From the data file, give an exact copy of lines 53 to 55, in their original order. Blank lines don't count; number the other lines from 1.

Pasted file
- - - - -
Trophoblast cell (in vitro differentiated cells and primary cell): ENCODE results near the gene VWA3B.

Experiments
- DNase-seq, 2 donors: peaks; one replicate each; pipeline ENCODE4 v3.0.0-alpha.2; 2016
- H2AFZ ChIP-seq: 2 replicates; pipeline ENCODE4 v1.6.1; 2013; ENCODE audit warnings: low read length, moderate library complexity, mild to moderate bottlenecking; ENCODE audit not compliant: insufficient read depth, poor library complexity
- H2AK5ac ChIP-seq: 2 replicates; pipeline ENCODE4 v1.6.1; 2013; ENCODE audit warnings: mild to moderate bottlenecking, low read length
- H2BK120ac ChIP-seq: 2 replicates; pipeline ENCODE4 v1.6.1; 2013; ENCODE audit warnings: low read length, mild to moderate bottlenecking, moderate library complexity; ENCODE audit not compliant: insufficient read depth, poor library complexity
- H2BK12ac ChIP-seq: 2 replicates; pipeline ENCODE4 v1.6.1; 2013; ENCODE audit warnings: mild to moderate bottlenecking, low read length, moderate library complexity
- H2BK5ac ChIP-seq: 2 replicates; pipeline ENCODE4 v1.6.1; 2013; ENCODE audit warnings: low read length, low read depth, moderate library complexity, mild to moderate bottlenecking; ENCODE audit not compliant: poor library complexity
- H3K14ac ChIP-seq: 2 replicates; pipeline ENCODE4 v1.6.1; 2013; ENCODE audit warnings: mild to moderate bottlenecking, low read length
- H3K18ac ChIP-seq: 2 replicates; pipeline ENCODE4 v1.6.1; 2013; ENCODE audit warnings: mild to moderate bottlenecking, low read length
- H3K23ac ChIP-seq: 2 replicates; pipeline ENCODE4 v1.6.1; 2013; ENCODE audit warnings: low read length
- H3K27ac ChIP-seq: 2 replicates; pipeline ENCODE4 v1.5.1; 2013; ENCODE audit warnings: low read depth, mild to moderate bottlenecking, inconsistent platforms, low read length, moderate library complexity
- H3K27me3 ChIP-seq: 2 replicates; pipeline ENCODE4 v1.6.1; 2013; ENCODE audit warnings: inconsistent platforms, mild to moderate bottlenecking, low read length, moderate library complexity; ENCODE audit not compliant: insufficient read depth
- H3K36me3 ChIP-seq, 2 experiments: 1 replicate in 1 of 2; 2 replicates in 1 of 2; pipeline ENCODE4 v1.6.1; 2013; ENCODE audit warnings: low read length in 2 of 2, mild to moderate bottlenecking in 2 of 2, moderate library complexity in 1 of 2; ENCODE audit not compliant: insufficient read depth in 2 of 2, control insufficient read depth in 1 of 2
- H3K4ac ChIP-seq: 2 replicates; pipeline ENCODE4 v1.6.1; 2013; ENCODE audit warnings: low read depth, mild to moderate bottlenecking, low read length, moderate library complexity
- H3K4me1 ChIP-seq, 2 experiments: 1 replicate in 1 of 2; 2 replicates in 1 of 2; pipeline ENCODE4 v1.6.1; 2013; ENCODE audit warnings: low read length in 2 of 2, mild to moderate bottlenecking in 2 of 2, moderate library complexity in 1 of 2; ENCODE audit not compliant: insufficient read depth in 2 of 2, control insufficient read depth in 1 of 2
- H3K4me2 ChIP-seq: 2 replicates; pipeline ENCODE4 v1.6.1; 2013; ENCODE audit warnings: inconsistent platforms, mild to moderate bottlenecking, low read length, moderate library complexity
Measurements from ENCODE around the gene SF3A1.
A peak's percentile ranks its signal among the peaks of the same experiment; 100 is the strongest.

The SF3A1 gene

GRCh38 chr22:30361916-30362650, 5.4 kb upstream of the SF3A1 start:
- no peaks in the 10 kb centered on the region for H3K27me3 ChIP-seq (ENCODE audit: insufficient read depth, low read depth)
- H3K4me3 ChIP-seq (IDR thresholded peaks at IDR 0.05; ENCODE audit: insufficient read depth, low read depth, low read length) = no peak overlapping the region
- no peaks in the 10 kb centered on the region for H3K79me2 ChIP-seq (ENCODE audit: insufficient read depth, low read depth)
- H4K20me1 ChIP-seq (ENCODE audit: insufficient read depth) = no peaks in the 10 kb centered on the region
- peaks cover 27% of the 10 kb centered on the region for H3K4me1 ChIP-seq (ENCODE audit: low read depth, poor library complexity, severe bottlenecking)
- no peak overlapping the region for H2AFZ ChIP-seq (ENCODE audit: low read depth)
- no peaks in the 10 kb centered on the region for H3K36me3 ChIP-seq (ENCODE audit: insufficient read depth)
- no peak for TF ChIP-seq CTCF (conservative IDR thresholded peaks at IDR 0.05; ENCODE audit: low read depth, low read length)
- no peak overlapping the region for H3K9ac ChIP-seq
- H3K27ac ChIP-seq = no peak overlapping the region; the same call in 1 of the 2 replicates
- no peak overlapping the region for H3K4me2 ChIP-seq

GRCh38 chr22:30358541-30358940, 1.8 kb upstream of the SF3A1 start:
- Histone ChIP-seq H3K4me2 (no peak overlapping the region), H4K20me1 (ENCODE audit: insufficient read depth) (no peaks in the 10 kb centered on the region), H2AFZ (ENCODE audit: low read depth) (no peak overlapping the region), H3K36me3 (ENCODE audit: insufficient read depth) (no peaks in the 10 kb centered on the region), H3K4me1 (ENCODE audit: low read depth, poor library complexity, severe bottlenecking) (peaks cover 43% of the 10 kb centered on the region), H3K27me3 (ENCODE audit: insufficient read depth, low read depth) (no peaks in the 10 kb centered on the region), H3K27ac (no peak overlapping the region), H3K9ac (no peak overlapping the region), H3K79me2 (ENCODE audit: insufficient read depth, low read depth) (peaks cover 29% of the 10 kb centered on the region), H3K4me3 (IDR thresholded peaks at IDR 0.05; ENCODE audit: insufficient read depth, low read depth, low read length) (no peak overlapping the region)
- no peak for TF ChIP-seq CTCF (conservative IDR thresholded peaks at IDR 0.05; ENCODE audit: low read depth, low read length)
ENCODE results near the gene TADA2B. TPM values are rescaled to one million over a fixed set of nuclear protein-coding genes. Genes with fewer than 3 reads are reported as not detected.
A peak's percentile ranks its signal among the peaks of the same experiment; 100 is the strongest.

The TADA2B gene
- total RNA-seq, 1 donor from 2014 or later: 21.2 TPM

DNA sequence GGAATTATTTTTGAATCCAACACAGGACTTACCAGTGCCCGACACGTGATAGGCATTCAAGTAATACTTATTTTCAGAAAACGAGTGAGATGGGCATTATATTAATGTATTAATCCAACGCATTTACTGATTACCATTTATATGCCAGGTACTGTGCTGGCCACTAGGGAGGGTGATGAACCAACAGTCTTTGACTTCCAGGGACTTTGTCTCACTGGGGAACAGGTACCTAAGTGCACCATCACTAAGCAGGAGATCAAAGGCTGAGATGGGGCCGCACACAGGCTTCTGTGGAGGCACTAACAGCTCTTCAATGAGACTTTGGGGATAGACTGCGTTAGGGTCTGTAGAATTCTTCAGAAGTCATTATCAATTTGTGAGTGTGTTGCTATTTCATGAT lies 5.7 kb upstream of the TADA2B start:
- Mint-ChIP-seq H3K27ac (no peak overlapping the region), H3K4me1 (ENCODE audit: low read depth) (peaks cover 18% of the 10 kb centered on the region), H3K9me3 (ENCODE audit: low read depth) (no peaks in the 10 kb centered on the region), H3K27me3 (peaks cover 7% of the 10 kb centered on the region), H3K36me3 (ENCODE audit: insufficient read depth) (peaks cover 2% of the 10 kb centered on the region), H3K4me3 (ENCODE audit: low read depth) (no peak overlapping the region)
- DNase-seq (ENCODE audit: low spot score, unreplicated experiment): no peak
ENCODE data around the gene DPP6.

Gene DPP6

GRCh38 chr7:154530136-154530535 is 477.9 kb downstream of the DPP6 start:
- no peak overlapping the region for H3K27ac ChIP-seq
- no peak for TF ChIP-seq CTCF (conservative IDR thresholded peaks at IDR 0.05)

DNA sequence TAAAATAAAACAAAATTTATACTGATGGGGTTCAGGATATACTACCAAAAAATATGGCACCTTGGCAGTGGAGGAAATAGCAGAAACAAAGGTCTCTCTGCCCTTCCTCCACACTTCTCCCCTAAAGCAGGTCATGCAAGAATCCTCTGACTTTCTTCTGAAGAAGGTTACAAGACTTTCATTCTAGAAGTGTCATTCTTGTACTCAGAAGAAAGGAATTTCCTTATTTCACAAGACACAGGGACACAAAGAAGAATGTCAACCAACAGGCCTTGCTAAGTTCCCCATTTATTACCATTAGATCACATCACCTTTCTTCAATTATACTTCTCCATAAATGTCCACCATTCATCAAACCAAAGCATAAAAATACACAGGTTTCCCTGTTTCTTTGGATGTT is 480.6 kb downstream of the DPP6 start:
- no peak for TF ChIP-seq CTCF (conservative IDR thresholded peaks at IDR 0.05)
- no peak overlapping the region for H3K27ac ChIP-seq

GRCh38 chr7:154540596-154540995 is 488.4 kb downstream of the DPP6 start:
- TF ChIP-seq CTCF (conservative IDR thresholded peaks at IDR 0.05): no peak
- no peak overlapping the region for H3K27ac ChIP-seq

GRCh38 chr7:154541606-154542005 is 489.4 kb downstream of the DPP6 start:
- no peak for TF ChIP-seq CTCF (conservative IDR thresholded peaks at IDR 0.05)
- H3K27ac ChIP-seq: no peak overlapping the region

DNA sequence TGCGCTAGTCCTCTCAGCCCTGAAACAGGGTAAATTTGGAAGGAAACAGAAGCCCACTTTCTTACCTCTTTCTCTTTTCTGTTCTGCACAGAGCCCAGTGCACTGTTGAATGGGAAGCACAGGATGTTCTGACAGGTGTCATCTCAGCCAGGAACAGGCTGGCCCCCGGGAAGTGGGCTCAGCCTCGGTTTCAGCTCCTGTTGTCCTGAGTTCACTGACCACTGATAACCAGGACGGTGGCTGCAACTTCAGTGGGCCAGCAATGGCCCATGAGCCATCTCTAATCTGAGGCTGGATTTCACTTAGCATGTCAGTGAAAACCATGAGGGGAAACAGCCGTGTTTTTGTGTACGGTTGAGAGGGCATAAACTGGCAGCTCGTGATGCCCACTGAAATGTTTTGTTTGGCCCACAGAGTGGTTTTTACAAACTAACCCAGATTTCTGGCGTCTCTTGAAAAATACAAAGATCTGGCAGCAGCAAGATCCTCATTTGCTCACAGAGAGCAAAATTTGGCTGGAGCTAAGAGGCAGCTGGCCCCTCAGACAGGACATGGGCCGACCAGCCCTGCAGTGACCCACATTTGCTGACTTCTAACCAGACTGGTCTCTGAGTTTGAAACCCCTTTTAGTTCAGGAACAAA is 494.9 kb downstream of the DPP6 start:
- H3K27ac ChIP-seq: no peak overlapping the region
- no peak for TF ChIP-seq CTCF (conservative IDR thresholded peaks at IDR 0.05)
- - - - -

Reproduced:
- no peak overlapping the region for H3K27ac ChIP-seq

GRCh38 chr7:154541606-154542005 is 489.4 kb downstream of the DPP6 start:
- no peak for TF ChIP-seq CTCF (conservative IDR thresholded peaks at IDR 0.05)